Disclaimer: All views presented in this Album Review are those of the album reviewer and not of DJ Wade-O.
A debut is always interesting. They are usually steeped in pressure, anticipation, excitement and most of all uncertainty. A debut can go really well and you can blow people away. Or it can go bad and you can, essentially, be forgotten.
I remember my first review for this site. I felt a lot of pressure because it was my debut. My previous written work was never published on a stage this big and I was afraid to make a bad first impression. That article, therefore, was very difficult to write. I actually rewrote it 4 times. The pressure to leave our readers with a good first impression was heavy
That said, I could only imagine the amount of pressure KB felt by releasing his debut on Christian Hip Hop’s most popular label, Reach Records. With all of the marketing, popularity and history of success, expectations for a release from Reach are always high. Add on the additional pressure of a debut and curiosity was higher than normal. On July 17th all of those questions were answered and answered in a big way. With “Weight & Glory” KB not only met the high expectations but he surpassed them by doing 3 things not seen on any other Reach debut.
There were 3 things KB did on “Weight & Glory” that made it the best debut for a Reach Records artist:
It usually takes an artist two to three records before they find, and get comfortable, with their sound. It’s rare that an artist comes out on their debut album already comfortable in their sound. But KB was able to make this rarity a reality on “Weight & Glory” with consistency and confidence.
KB isn’t new to the game. He has gathered a pretty solid fan base in Florida with H.G.A. (His Glory Alone) his former group. He was apart of two mixtapes with the group and performed on stages as big as Flavor Fest. As such, I wasn’t totally surprised by his maturity as I’ve followed his ministry for a while. He’s been doing what he did on this album for several years, albeit, on smaller stages.
The depth in his lyrics and confidence in his sound showcased his maturity. There were times when I forgot that he was 24. He navigated through tough topics easily and brought a deep understanding and knowledge of scripture. Christo-centric rhymes were expected (as is with any Reach artist) but it was his knowledge and depth that impressive me the most. The best representation of this was on the song “Weight Music”, when he said this:
“…you feel it this is more than music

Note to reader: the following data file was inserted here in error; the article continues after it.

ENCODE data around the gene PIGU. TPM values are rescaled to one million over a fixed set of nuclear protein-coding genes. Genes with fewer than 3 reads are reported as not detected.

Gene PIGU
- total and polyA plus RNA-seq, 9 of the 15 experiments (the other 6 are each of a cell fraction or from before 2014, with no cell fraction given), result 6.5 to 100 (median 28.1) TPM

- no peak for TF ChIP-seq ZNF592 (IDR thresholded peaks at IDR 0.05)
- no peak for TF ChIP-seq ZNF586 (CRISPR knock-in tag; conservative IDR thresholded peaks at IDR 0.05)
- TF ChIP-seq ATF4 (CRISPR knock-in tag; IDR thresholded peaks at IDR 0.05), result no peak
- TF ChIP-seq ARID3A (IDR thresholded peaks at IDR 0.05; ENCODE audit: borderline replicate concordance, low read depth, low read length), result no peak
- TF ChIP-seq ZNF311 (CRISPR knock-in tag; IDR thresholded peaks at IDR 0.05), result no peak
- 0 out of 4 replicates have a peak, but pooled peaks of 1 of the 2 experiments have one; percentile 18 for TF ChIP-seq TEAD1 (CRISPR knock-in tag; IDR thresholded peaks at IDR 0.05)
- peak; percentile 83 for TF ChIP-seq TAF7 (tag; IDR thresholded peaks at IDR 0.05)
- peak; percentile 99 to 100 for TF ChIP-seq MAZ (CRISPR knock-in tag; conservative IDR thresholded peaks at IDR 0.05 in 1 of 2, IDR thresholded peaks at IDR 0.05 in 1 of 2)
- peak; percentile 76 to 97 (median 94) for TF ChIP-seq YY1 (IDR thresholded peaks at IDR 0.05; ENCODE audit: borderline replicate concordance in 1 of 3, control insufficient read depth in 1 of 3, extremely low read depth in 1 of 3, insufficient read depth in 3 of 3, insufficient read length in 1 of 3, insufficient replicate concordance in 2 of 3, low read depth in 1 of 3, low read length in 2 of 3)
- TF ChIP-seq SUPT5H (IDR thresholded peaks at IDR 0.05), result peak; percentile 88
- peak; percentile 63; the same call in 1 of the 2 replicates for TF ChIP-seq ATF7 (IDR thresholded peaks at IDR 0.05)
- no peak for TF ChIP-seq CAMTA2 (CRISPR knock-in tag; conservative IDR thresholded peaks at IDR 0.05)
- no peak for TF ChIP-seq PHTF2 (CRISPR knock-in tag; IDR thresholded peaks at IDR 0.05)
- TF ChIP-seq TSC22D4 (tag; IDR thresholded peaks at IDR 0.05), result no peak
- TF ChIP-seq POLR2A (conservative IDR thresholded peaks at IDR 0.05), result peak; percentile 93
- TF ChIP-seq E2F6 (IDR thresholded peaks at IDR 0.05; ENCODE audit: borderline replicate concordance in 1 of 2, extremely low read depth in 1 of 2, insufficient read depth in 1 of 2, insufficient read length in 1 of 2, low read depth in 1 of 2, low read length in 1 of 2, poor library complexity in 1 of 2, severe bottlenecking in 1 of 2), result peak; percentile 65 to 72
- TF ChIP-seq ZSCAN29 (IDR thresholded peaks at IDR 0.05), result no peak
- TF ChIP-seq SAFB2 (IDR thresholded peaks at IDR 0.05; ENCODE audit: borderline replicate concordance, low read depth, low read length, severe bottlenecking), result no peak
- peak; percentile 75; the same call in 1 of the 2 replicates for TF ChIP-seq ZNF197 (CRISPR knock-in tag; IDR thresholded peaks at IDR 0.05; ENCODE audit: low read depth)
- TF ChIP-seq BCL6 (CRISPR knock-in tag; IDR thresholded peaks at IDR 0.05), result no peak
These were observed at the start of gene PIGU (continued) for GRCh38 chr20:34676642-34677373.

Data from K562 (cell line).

The weightiness of the Savior can bury and consume you
Yeah that weight got a weight to it awaking you to God
Yeah that wake got a weight to it come and see a man who died”
With this level of maturity this early in his career I’m extremely excited to see what the future has for this young MC.
Weight and Glory’s Versatility
While I did expect his maturity to shine thru on Weight & Glory, I didn’t expect KB’s debut to be so diverse musically.
He switched his flow often throughout the record and he mastered the transition from “twisting” (which is what he was known for) to a regular flow. He also gave the listener a variety of styles throughout the record. This gave fluidity to the album and made it easy to listen all the way through.
KB’s musical offering ranged from the up-tempo, down-south party starter “Zone Out” featuring Chris Lee Cobbins to a heart felt and honest story of two fans on the song “Open Letter” featuring Jai and Swoope. Excelling musically on songs this diverse is difficult even for a veteran in the game. KB made it look easy.
Weight and Glory’s Album Quality
Debut albums usually have holes in them: parts of the album that aren’t very good or forgettable. Weight and Glory didn’t. From start to finish “Weight & Glory” was an enjoyable experience. There weren’t any songs that I wanted to skip over or I felt didn’t fit in the record. Each song was meant to be a piece of a puzzle, and when put together it formed a thoroughly entertaining puzzle.
Musically he was able to keep the listener engaged via his aforementioned versatility. Lyrically he switched from punch lines to storytelling, which engaged the listener throughout. Theologically he had enough on this album to keep even the deepest theologian interested.
When you put all of these things together you have a complete album: an album that can be enjoyed from start to finish. This was the most impressive part of “Weight & Glory.”
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